The Little Things

The Little Things

Finding The Good Things In Small Packages At CES

There’s no doubt about it, despite the bumps in the road caused by economic conditions, “big” is definitely a word that describes the annual International Consumer Electronics Show (CES), the 2009 edition of which was held in Las Vegas early last month. Huge attendance, huge exhibit spaces, and huge announcements.On the other hand, for all the ways in which “big” is an adjective that can be applied to CES, there were many things that were small. Some in size, some in their likelihood of coming to pass, at least within the current year, and some in their cost. However,

Pico projectors may not only be held in your hand, they can project onto, well, any surface, even in full ambient light. small is not always a bad thing, so in reporting on some of the trends and products from CES that are of interest to the systems professional, we’re taking an unusual approach. Thinking small.

When it comes to projection, small was definitely in. Products seen in prototype or pre-production at Infocomm or SID were all over the place at CES. Pico Projectors are no longer merely a technical demonstration. Products are available from several brands using either DLP or LCOS as the basis for the imaging engine technology. Optoma, 3M, “Cinemin” from WowWee Group, and Microvision’s “Showwx Pico Projector” were only a few. They work, they’re affordable and they throw decent images even in reasonable ambient light. Now it’s up to you to see what the right application is for these small sized wonders.

Another product specification area that is shrinking is power consumption. All of the major brands promoted the lower energy consumption of their current flat panels over prior years’ models. As “green” becomes an important thing to consider when specifying products, this is very good news for all of us.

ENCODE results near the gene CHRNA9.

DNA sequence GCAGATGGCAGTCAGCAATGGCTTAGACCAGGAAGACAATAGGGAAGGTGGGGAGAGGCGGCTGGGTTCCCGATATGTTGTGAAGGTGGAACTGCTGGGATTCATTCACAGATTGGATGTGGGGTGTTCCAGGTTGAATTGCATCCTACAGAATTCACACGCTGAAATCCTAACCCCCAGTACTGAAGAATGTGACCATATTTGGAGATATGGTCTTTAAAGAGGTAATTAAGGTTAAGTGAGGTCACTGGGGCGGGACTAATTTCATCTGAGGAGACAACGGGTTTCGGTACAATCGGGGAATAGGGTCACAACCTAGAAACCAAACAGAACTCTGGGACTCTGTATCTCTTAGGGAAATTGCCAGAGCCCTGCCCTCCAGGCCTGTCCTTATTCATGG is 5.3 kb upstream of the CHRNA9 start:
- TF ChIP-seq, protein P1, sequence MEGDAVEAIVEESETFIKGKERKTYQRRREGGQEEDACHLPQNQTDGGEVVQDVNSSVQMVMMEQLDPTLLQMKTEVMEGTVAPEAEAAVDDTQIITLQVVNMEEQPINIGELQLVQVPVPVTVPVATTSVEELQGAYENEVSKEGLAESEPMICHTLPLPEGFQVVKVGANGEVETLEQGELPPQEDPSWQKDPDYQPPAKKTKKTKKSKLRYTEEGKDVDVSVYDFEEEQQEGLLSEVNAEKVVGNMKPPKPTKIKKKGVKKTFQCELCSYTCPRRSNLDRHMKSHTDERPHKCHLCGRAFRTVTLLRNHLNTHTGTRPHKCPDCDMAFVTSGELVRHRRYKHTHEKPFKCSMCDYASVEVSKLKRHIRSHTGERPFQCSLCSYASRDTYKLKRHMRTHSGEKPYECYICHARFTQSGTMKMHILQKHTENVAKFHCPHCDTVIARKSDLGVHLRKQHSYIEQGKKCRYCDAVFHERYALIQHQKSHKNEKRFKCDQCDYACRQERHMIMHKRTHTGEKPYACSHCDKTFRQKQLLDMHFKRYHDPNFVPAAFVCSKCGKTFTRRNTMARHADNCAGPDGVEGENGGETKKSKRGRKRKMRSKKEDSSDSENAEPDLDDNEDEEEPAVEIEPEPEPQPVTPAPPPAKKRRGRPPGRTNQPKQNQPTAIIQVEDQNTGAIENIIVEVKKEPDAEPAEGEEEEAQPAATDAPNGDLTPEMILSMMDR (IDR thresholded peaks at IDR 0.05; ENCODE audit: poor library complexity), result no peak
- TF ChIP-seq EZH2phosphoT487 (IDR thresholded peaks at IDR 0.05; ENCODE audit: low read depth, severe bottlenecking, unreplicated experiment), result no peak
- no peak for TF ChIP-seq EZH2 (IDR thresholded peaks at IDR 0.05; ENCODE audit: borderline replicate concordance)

Samsung’s CES display pointed to the lower energy consumption of new-generation flat panel displays. Although the Flexicords are typically 10 feet long when fully extended, they may be coiled or bent around a mandrill without any compromise in performance.

Another “little” thing seen around CES was the “Click- Free” line of backup devices from Toronto-based Storage Appliance Corp. At first glance they look like standard portable hard drives, but where they differ is that they contain all the software needed to backup or restore a PC’s hard drive without the need for any additional software.

Even better, along with the ClickFree models that are based around hard drives, their “Transformer” model looks like a USB dongle cord, but within the dongle is the same software that powers the self-contained models, which lets you connect any USB memory device from a standard hard drive to USB thumb drives or memory cards in a USB adapter. Again, the benefit is that once the ClickFree is connected you don’t have to waste time selecting files or clicking around. As the name implies, it is (relatively) ClickFree, and a great way to provide options for backup and file portability.

“Little” things are often black boxes, and other such products at CES that could become another interesting job-site tool are the XLink cell phone connectivity products from Calgary-based Xtreme Technologies. Each enables you to connect up to three cell phones, and in one model a landline, as well, into a single line feed that you can connect to standard wired or cordless phones. Imagine that you’re on a somewhat remote site all day, and you want to place cell phones where there is best reception yet have them charged all day and let your staff be able to receive and make calls throughout the location, and perhaps add a fax machine or a VoIP bridge.

One more “little” thing at CES was the first portable Blu-ray player from Panasonic. Yes, you can certainly use the Blu-ray drive in a laptop to show HD presentations or to playback HD program content via HDMI either to ring out a system or to feed a temporary video display system, but often using an expensive computer that might be needed elsewhere would be a waste for those purposes. Here, a small, battery operated Blu-ray player could be just what the doctor ordered, and it will be available in May.

Michael Heiss ( is a technology and marketing consultant based in Los Angeles, CA.